Saturday, August 1, 2009

Busy Week in World Politics Challenging Governments

Ali Khamenei, Supreme Leader of IranImage via Wikipedia

Update, 9 AM: I come back a few hours after writing this post at 4 AM and what do I find for an ad by Google? Condoms by Trojan! Apologies to anyone who may be offended.

Actually, it made me laugh as it was a precursor to the "Richard Craniums" running the Iranian regime in the news story below. Gee, if I had known that Google would oblige me with a flashing ad I wouldn't have bothered to look around for a photo to include on the post! :) Richard Craniums? Polite, amusing term for the obvious... a girl has to keep her General Audiences rating.

From Denny: There has been a lot of political unrest around the globe this week, focused in the Middle East and Asia. Here are the latest developments.

Iran: Iran' opposition has been asking for help from the ruling council to deal with the Supreme Leader's decisions. Seems they are making headway as the Council has fractured in its unity, even to the point of declaring their views publicly, a bold move in a harsh regime of which they have helped build. Even they are beginning to wonder how they enabled this imbalance.

Of course, the government is not without it's pushback. The Iranian Revolutionary Guard has cracked down on the protestors to prove who's boss. They managed to scare off the thousands of protestors who dwindled down to a handful of a few hundred. The Guard also knocked on protestors' doors in the middle of the night, drug them out, imprisoned them without recourse or notification to families and tortured them while in custody.

Well, news of the torture ticked off the public sentiment to a new outrage high. So the Supreme Leader figured he was magnamimous by letting go 140 protestors of the thousands he rounded up. The public outrage clearly unnerved the Supreme Leader and the Council to fear for their own lives.

The government has swung back to the stupid meter area and decided to begin its first trials of the protestors they still have in custody. They wrung false recorded and televised confessions out of tortured imprisoned protestors and then let that group go "free" in the hopes of killing the opposition movement. All it did was fuel the fire in the whole country. With the trials coming up we can only imagine the coming developments in this now volatile situation.

This week the opposition movement did try to mourn the militia attacked woman who was killed during the first week of protests, Neva. The harsh hard line Revolutionary Guard broke up that demonstration. The opposition continues to find new ways - and excuses - for being out in public to protest, any anniversary will do. You have to admire their resiliency and determination against a proven brutal oppressive government that desires to grab all power at any cost.

The protestors have been successful at cracking the unity of the Council, caused the country to doubt the once infallible Supreme Leader and showcased the very reasons why its important to separate church and state when it comes to a national government: so no one can grab absolute power and wield it without question.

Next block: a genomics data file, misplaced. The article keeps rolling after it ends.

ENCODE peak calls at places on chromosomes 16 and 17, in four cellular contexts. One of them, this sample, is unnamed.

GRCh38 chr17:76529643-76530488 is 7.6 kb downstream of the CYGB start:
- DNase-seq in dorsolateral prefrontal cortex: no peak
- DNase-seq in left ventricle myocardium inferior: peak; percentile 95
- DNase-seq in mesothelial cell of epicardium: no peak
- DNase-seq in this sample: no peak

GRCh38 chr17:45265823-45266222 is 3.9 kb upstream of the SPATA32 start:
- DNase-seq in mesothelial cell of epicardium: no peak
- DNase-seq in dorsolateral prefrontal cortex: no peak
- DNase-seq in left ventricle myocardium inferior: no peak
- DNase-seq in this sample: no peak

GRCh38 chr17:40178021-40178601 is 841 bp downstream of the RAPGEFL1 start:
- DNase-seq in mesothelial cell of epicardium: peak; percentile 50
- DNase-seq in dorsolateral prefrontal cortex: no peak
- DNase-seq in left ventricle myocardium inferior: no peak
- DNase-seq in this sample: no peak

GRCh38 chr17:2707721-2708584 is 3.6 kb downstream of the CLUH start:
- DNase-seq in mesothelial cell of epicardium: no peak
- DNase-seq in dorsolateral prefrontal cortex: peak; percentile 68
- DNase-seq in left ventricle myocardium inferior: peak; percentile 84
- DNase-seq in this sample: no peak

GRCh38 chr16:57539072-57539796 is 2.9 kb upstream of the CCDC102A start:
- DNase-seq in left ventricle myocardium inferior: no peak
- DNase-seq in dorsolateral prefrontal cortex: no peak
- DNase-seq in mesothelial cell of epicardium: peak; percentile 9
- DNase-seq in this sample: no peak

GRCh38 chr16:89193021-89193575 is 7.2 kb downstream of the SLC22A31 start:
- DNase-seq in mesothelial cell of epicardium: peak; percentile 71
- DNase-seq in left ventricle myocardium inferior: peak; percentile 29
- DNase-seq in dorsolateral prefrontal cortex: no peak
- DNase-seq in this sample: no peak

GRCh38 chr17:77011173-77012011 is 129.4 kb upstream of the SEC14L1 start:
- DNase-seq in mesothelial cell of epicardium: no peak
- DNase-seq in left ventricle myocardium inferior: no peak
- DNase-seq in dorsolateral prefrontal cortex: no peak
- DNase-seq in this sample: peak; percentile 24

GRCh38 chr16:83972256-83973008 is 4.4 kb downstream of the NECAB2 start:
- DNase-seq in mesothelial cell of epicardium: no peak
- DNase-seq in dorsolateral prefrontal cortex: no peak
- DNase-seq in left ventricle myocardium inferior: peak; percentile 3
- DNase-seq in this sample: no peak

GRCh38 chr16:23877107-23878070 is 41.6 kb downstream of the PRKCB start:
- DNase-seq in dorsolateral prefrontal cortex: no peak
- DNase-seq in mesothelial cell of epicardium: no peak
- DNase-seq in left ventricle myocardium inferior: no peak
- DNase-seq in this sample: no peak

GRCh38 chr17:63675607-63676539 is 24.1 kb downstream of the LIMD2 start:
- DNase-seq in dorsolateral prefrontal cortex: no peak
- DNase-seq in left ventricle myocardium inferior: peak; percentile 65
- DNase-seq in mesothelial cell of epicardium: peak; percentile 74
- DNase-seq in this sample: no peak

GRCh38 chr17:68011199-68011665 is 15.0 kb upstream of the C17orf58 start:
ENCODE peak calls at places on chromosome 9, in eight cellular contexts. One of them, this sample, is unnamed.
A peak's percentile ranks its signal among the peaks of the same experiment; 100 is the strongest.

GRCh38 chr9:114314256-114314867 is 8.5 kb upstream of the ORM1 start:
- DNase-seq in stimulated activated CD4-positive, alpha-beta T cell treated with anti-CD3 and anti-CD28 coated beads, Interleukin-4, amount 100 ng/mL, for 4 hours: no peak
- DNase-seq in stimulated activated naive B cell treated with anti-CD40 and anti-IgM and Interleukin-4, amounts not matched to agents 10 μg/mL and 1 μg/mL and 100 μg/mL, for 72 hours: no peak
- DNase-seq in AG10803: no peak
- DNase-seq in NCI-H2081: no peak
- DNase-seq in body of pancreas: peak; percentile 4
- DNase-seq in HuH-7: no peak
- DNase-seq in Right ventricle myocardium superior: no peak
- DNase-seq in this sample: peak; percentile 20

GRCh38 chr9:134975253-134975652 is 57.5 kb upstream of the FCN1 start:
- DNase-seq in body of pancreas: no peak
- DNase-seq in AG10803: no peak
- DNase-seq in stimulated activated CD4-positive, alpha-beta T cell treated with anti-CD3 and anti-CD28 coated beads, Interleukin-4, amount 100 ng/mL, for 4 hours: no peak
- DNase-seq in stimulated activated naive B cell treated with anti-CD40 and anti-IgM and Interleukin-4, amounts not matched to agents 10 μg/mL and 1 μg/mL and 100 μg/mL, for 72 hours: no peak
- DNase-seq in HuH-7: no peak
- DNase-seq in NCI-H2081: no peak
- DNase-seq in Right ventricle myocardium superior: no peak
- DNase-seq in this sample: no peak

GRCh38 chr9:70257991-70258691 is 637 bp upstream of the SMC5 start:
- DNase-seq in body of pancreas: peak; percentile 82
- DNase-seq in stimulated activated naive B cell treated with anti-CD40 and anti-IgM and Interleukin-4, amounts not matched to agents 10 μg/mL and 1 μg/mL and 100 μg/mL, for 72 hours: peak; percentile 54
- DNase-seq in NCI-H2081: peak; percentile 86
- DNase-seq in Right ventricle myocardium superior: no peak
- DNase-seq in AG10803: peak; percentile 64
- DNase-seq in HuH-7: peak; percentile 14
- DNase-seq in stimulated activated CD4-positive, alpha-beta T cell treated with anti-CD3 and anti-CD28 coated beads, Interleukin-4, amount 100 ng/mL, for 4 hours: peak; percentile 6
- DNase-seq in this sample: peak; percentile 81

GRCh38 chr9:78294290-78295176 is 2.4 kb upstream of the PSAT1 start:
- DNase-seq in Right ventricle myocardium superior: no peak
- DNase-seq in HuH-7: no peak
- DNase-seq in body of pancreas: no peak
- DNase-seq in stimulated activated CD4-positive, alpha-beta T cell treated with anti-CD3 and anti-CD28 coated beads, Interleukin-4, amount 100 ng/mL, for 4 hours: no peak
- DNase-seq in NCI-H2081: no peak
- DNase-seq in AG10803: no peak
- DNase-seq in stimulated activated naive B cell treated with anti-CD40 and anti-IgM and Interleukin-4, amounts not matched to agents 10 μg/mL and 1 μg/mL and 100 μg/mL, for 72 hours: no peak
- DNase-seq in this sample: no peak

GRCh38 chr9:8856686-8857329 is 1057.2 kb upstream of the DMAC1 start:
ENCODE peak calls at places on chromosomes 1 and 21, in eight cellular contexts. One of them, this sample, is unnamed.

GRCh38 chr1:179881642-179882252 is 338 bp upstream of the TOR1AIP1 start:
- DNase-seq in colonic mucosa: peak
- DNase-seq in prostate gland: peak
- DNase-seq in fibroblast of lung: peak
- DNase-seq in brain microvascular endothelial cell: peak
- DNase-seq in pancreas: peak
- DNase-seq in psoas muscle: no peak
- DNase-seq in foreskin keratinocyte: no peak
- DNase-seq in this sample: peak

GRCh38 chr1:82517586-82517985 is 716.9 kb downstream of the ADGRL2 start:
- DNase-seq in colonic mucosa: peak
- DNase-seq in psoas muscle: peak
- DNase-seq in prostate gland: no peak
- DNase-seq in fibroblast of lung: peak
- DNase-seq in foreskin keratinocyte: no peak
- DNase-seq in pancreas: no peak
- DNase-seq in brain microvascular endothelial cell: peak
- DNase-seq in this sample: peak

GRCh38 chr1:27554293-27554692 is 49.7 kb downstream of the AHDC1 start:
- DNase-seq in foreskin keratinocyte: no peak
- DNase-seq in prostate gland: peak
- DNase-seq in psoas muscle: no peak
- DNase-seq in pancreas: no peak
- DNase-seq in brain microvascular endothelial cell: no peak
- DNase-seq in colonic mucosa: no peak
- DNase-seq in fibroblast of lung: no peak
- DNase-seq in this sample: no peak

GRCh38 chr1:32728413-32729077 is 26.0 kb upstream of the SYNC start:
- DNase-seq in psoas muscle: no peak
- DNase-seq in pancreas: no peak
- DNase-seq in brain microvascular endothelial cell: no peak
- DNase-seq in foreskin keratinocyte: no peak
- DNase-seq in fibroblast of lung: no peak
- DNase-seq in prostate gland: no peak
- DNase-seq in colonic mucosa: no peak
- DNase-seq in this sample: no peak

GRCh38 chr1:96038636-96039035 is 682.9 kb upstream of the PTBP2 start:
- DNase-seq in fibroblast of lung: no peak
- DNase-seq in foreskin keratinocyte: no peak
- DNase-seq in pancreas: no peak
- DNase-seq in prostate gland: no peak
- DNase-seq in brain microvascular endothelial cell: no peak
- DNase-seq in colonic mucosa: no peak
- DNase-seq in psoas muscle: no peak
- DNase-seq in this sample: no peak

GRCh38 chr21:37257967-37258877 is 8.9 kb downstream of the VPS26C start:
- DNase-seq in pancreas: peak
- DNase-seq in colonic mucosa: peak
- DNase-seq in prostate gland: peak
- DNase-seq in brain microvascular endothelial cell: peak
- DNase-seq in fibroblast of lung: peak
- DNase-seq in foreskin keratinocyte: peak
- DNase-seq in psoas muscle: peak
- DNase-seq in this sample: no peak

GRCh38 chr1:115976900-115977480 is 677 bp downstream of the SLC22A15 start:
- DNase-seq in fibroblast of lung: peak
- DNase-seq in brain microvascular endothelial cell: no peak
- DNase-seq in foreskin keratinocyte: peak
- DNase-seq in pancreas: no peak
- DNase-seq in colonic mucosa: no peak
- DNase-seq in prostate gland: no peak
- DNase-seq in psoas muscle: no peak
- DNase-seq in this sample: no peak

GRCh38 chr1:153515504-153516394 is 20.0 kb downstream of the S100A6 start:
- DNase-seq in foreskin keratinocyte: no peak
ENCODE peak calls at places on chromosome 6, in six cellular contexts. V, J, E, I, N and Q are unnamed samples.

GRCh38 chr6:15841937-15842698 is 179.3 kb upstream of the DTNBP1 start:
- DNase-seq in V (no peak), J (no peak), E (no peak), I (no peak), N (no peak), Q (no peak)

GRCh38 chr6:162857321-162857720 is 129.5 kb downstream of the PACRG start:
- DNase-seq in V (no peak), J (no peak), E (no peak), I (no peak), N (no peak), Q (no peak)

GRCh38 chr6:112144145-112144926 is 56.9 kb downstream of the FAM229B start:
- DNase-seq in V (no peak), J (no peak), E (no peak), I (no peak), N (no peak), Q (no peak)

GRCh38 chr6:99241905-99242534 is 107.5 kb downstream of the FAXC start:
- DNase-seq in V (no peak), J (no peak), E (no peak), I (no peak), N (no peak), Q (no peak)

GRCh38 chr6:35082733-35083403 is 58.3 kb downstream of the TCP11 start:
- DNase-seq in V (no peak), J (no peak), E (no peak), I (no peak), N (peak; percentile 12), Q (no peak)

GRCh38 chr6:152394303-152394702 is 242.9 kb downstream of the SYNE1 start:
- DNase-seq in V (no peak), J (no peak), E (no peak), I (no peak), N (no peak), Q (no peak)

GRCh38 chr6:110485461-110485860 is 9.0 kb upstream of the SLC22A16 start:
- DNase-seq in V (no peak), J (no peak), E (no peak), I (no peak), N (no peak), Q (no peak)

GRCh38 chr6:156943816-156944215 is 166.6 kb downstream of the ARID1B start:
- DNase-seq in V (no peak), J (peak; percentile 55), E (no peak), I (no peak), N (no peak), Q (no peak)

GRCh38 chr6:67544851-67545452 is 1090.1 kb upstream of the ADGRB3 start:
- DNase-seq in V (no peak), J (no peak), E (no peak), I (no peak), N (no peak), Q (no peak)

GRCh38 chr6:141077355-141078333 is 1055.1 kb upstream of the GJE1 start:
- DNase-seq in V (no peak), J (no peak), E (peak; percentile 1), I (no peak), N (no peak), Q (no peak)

This week begins the protestors' trials - now labeled rioters by the government - on charges of "rioting and conspiring against the ruling system." We all can accurately predict the negative outcome of this rigged dog and pony show for television. The government wants the Iranian people to watch their government in action, not to prove how fair they are but rather to prove without a shadow of a doubt they have complete control over the quality of - and future of - every citizen's life. They hope to strike fear into everyone's heart, rounding up the anger, turning it into fear and respect and return to the way things used to be. That will never happen, not after so much abuse has happened. Stay tuned and expect interesting developments.

Malaysia: Just minutes ago there is rioting in Kuala Lumpur against the Internal Security Act. It was originally enacted during the British colonial era to guard national security. However, the protestors maintain that since that time, successive governments have used it to jail government critics and muzzle dissent.

Sounds like their current government is going the way of the Bush grab for absolute power too by enforcing this Act, not a pretty imitation either. The people are protesting the government's supreme ability to flex its muscles any time - which allows the imprisonment of people regarded as security threats, no questions asked.

That's how it started in Iran. That's how it started here in America and we still have our own political prisoners eight years later in legal limbo because we don't have enough evidence to charge and try them in closed or open court. Going down this road is a real mess and Malaysia continues to step squarely into the same stink. What has changed is the people's position and the desire to do something about this old law.

The protestors call themselves the Reformasi and by several news accounts they are about 20,000 strong today. The riot police used not only tear gas but also chemical-laden water to disperse the crowds. So far about 150 - 200 people have been detained by police since the protests began - by both the opposition and police accounts. "Undermining public peace" is the official reason the Prime Minister gives for not allowing the protests and giving police permission for a brutal crackdown.

Over the years small human rights groups within the country have challenged this law but never drawn the protest level until today when opposition parties' leaders sent out a call to their supporters to come out in force and the people responded forcefully.

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Malaysia, Middle East, Iran, Kuala Lumpur, Breaking News, Prime Minister, Iranian Revolutionary Guard, Society and Culture, international politics, protestors, Supreme Leader